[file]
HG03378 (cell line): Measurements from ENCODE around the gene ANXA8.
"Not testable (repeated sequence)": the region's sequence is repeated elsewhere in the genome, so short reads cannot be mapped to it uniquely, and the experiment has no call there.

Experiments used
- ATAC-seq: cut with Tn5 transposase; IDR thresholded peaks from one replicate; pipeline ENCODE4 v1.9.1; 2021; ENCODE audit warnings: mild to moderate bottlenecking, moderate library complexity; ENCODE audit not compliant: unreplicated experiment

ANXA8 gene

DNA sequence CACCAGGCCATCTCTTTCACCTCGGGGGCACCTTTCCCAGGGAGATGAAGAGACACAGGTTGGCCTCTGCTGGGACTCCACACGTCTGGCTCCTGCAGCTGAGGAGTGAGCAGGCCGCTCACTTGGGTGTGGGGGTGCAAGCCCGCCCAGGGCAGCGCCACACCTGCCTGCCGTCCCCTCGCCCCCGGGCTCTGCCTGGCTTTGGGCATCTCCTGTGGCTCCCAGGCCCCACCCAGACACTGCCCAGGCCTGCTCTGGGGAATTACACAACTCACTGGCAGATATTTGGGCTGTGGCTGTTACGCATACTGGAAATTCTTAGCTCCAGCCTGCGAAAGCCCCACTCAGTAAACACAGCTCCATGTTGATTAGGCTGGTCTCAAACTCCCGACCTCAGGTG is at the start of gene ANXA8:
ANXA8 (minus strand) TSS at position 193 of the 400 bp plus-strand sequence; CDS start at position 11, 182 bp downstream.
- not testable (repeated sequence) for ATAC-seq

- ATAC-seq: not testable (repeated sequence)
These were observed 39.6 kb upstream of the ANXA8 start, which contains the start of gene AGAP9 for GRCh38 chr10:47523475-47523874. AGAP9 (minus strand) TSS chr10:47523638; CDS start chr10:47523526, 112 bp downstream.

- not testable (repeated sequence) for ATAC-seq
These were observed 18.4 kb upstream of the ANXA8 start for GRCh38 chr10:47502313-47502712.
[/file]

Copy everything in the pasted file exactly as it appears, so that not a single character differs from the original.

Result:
HG03378 (cell line): Measurements from ENCODE around the gene ANXA8.
"Not testable (repeated sequence)": the region's sequence is repeated elsewhere in the genome, so short reads cannot be mapped to it uniquely, and the experiment has no call there.

Experiments used
- ATAC-seq: cut with Tn5 transposase; IDR thresholded peaks from one replicate; pipeline ENCODE4 v1.9.1; 2021; ENCODE audit warnings: mild to moderate bottlenecking, moderate library complexity; ENCODE audit not compliant: unreplicated experiment

ANXA8 gene

DNA sequence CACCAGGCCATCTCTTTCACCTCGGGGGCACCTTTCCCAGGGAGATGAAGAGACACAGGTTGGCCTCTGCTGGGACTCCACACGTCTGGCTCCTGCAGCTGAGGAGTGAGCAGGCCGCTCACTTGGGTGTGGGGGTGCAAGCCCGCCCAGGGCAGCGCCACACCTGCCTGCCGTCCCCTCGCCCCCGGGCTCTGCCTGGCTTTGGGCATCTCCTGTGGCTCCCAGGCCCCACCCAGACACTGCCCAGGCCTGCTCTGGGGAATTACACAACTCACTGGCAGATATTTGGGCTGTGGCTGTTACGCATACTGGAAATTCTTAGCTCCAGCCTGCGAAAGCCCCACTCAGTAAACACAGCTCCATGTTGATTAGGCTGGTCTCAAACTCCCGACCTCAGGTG is at the start of gene ANXA8:
ANXA8 (minus strand) TSS at position 193 of the 400 bp plus-strand sequence; CDS start at position 11, 182 bp downstream.
- not testable (repeated sequence) for ATAC-seq

- ATAC-seq: not testable (repeated sequence)
These were observed 39.6 kb upstream of the ANXA8 start, which contains the start of gene AGAP9 for GRCh38 chr10:47523475-47523874. AGAP9 (minus strand) TSS chr10:47523638; CDS start chr10:47523526, 112 bp downstream.

- not testable (repeated sequence) for ATAC-seq
These were observed 18.4 kb upstream of the ANXA8 start for GRCh38 chr10:47502313-47502712.